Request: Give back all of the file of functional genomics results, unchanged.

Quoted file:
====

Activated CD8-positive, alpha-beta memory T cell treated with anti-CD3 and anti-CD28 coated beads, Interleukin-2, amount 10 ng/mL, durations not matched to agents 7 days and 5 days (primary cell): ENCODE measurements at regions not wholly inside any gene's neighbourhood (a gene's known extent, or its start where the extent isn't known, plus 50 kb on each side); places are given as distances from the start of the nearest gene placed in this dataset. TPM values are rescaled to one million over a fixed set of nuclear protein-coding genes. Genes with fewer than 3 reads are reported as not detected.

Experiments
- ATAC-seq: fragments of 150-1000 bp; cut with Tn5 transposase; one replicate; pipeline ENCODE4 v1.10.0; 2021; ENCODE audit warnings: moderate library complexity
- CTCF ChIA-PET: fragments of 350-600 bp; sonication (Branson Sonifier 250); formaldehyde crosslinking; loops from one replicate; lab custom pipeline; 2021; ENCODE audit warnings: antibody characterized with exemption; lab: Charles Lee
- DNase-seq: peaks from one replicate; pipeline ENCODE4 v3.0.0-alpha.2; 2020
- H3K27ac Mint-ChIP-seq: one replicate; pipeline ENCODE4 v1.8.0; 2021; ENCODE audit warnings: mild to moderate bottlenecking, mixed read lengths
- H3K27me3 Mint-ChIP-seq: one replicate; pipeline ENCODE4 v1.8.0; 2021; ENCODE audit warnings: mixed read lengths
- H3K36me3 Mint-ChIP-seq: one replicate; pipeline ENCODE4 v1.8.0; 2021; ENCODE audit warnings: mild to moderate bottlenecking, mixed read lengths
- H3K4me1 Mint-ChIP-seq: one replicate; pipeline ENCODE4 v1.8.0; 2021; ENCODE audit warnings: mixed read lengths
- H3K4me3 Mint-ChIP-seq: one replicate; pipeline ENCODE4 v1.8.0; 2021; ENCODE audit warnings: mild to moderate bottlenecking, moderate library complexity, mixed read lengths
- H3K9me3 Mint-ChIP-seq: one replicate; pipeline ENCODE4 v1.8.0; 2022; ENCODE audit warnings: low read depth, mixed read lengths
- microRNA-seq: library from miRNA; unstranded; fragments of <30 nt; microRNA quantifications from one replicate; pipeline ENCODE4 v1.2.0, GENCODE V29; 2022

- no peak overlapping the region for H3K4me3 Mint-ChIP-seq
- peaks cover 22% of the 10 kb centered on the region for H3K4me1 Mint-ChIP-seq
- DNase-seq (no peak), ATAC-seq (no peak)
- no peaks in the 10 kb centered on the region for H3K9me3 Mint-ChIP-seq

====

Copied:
Activated CD8-positive, alpha-beta memory T cell treated with anti-CD3 and anti-CD28 coated beads, Interleukin-2, amount 10 ng/mL, durations not matched to agents 7 days and 5 days (primary cell): ENCODE measurements at regions not wholly inside any gene's neighbourhood (a gene's known extent, or its start where the extent isn't known, plus 50 kb on each side); places are given as distances from the start of the nearest gene placed in this dataset. TPM values are rescaled to one million over a fixed set of nuclear protein-coding genes. Genes with fewer than 3 reads are reported as not detected.

Experiments
- ATAC-seq: fragments of 150-1000 bp; cut with Tn5 transposase; one replicate; pipeline ENCODE4 v1.10.0; 2021; ENCODE audit warnings: moderate library complexity
- CTCF ChIA-PET: fragments of 350-600 bp; sonication (Branson Sonifier 250); formaldehyde crosslinking; loops from one replicate; lab custom pipeline; 2021; ENCODE audit warnings: antibody characterized with exemption; lab: Charles Lee
- DNase-seq: peaks from one replicate; pipeline ENCODE4 v3.0.0-alpha.2; 2020
- H3K27ac Mint-ChIP-seq: one replicate; pipeline ENCODE4 v1.8.0; 2021; ENCODE audit warnings: mild to moderate bottlenecking, mixed read lengths
- H3K27me3 Mint-ChIP-seq: one replicate; pipeline ENCODE4 v1.8.0; 2021; ENCODE audit warnings: mixed read lengths
- H3K36me3 Mint-ChIP-seq: one replicate; pipeline ENCODE4 v1.8.0; 2021; ENCODE audit warnings: mild to moderate bottlenecking, mixed read lengths
- H3K4me1 Mint-ChIP-seq: one replicate; pipeline ENCODE4 v1.8.0; 2021; ENCODE audit warnings: mixed read lengths
- H3K4me3 Mint-ChIP-seq: one replicate; pipeline ENCODE4 v1.8.0; 2021; ENCODE audit warnings: mild to moderate bottlenecking, moderate library complexity, mixed read lengths
- H3K9me3 Mint-ChIP-seq: one replicate; pipeline ENCODE4 v1.8.0; 2022; ENCODE audit warnings: low read depth, mixed read lengths
- microRNA-seq: library from miRNA; unstranded; fragments of <30 nt; microRNA quantifications from one replicate; pipeline ENCODE4 v1.2.0, GENCODE V29; 2022

- no peak overlapping the region for H3K4me3 Mint-ChIP-seq
- peaks cover 22% of the 10 kb centered on the region for H3K4me1 Mint-ChIP-seq
- DNase-seq (no peak), ATAC-seq (no peak)
- no peaks in the 10 kb centered on the region for H3K9me3 Mint-ChIP-seq